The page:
In my specialty of otolaryngology, I'm a general otolaryngologist, right? I don't specialize in rhinology or head and neck cancer or complex pediatric cases. And that's happening, like that's happening at the academic centers. I think where you're really, you'll take these complicated cases and you'll really try and push the envelope and evolve technique and push things forward. One, because I'm a generalist, and two, because I'm not an academic setting that's just not what I'm around. And that's just not what we do. We do what we do. Like it's in, in fact, a lot of what we do could be even considered primary care. And so we're on the other end of the spectrum. And I live in New York, so if I see something complicated, I'm not gonna oh, let's try it and see how well the. No, I'm gonna refer it to like Columbia, Cornell, Mount Sinai, Northwell, like one of these high powered n Y U, one of these high powered academic institutions where this is what they do. And so then what makes me special? Like what's different about my brand? So then my podcast became like my fellowship in communication. So I would make sure that what am I best at? What am I better than everyone else around? And I'm. Listen, I'm a work in progress and the reason that I started the podcast is'cause I was starting from a place that was, far okay, not far behind, because when you're talking, you're not talking about competing against a bunch of salesmen here. A bunch of public speakers, a bunch of standup comedians who are like amazing at communication. It's a low bar when you look around and see the physician community, we're not really, that's not what we're selected for. We're selected for a, our ability to grind through work, right? Our ability to push through work and just get it done. So when they talk about these exams don't select for good physicians. These, these gut courses that we take don't select for good physicians. No, that's not their function. Their function isn't to choose good physicians.'cause how do you even define what's a good physician? No, what they select for is our ability to get the work done. So that's what we're good at, right? That's what all of us are good at. We're all rock stars at just like grinding and getting it done. Whether it was like studying a massive amount of information and storing it for a really short period of time, or. Whether it was like your list of things to do on after rounding on, like on all of your patients so that you're, you get it done by the end of the day we grind through work, so communication is not our strong point. That being said, so I'm not, I'm comparing myself to, the general population, not physicians where it may or may not be our strong suit. So I was starting, I'm not starting off as the best communicator around, but yet that's what I am. Trying to really hone and each time I'm interacting with a patient, I really try and, it's a little bit of a dance. You try saying this, you try saying that didn't work. You take a step back it's an iterative process. And so that became my goal is I was going to become the best communicator that I could possibly be with my patients, because a lot of times the diagnosis, the treatment, Options, they can be elusive because we just haven't gotten the information that we need, interpreted the information from the patient that we need, or communicated effectively with them on what they need. We often even have different goals of care. Like when the patient walks in, what's their goal? It might be different from what our goal, what are they worried about? It might be completely different from what we are. Worried about. And that was my fellowship, so to speak. Yeah,Chelsea Turgeon:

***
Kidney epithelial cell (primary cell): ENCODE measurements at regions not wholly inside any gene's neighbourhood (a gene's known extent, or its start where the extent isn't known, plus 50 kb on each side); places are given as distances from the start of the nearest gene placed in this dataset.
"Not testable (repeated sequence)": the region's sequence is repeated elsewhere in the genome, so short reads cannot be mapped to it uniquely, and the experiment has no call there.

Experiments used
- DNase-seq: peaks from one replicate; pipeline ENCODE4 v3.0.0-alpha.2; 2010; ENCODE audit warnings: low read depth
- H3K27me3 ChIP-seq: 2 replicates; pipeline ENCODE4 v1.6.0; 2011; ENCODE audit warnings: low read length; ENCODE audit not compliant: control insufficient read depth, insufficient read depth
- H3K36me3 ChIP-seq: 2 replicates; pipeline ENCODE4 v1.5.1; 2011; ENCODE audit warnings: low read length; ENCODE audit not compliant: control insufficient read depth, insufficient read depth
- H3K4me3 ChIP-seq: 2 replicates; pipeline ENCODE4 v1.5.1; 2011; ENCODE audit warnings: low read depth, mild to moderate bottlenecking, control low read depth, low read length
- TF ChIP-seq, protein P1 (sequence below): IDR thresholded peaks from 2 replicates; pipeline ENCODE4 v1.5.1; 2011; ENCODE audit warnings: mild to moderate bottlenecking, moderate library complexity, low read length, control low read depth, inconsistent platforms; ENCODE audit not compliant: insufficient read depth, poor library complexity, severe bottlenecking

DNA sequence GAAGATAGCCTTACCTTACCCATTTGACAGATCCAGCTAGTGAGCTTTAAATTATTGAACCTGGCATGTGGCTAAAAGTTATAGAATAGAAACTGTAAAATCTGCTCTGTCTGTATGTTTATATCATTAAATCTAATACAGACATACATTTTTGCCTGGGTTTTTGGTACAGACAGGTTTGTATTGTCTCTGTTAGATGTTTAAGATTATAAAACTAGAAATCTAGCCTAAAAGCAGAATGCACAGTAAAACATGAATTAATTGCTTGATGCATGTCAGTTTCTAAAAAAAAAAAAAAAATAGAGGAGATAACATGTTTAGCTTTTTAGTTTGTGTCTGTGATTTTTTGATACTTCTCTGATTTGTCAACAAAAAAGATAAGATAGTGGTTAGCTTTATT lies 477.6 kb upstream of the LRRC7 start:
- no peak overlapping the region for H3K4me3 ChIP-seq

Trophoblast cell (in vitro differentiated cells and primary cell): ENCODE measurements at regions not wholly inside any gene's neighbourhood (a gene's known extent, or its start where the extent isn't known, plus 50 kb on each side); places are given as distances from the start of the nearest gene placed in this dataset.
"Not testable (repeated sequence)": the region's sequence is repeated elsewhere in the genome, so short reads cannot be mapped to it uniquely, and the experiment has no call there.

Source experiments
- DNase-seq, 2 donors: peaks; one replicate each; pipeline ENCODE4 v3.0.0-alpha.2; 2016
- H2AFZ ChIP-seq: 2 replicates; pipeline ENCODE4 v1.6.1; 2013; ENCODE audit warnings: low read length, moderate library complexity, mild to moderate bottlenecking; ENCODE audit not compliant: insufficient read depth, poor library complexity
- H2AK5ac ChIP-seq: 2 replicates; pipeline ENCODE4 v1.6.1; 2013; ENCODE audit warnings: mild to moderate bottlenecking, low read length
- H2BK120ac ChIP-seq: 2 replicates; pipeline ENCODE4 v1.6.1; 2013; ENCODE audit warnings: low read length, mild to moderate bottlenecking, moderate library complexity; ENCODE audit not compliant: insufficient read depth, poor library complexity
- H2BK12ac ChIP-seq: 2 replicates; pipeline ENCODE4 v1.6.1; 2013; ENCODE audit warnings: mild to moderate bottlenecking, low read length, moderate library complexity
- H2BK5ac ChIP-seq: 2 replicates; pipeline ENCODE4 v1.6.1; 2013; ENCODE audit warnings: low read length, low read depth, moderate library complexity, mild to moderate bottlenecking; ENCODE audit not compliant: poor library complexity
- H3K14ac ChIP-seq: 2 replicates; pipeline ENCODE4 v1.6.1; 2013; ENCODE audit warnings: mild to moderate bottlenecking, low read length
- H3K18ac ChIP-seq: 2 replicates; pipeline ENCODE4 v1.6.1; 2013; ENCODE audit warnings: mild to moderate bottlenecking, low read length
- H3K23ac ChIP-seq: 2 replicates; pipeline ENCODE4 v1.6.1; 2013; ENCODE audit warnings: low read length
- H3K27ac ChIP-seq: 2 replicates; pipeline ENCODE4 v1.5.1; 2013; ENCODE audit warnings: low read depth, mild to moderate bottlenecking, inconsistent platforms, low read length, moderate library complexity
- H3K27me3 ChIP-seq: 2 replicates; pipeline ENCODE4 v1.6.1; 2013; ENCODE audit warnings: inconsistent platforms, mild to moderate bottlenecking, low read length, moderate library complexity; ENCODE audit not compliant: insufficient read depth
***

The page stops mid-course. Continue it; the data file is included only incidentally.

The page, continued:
I love that.'cause then it allows you to approach podcasting from a student perspective, right? And you're really bringing that growth mindset in and you're coming at it with a sense of I wanna learn. You guys, like I'm here learning right alongside with you guys, and I think there's just a lot of power in that as a perspective and also as a permission for other people that they don't have to know everything before just starting something. Especially, you can start something like that from the perspective of being a student andDr. Bradley Block: